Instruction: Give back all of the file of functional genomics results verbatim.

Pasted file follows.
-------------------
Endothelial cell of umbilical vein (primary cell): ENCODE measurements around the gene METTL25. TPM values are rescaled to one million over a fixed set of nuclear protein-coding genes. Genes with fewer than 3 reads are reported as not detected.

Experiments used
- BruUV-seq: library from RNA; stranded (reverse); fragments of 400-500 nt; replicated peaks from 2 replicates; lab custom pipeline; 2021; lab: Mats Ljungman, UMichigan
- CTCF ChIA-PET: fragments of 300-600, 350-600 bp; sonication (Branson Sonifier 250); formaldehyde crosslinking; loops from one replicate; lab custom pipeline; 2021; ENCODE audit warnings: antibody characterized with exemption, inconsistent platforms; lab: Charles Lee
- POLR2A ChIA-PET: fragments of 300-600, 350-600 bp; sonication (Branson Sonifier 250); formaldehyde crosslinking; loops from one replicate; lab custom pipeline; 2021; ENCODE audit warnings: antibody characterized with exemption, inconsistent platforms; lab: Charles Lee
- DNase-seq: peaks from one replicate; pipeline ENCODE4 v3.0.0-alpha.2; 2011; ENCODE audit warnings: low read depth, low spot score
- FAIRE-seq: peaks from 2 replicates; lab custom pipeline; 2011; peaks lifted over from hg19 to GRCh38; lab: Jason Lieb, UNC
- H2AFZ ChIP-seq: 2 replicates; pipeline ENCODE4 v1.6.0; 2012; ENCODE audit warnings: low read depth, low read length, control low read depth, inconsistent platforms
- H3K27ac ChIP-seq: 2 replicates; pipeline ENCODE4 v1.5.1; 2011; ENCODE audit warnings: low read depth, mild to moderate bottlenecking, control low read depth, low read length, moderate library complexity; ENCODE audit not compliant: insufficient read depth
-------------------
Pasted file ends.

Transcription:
Endothelial cell of umbilical vein (primary cell): ENCODE measurements around the gene METTL25. TPM values are rescaled to one million over a fixed set of nuclear protein-coding genes. Genes with fewer than 3 reads are reported as not detected.

Experiments used
- BruUV-seq: library from RNA; stranded (reverse); fragments of 400-500 nt; replicated peaks from 2 replicates; lab custom pipeline; 2021; lab: Mats Ljungman, UMichigan
- CTCF ChIA-PET: fragments of 300-600, 350-600 bp; sonication (Branson Sonifier 250); formaldehyde crosslinking; loops from one replicate; lab custom pipeline; 2021; ENCODE audit warnings: antibody characterized with exemption, inconsistent platforms; lab: Charles Lee
- POLR2A ChIA-PET: fragments of 300-600, 350-600 bp; sonication (Branson Sonifier 250); formaldehyde crosslinking; loops from one replicate; lab custom pipeline; 2021; ENCODE audit warnings: antibody characterized with exemption, inconsistent platforms; lab: Charles Lee
- DNase-seq: peaks from one replicate; pipeline ENCODE4 v3.0.0-alpha.2; 2011; ENCODE audit warnings: low read depth, low spot score
- FAIRE-seq: peaks from 2 replicates; lab custom pipeline; 2011; peaks lifted over from hg19 to GRCh38; lab: Jason Lieb, UNC
- H2AFZ ChIP-seq: 2 replicates; pipeline ENCODE4 v1.6.0; 2012; ENCODE audit warnings: low read depth, low read length, control low read depth, inconsistent platforms
- H3K27ac ChIP-seq: 2 replicates; pipeline ENCODE4 v1.5.1; 2011; ENCODE audit warnings: low read depth, mild to moderate bottlenecking, control low read depth, low read length, moderate library complexity; ENCODE audit not compliant: insufficient read depth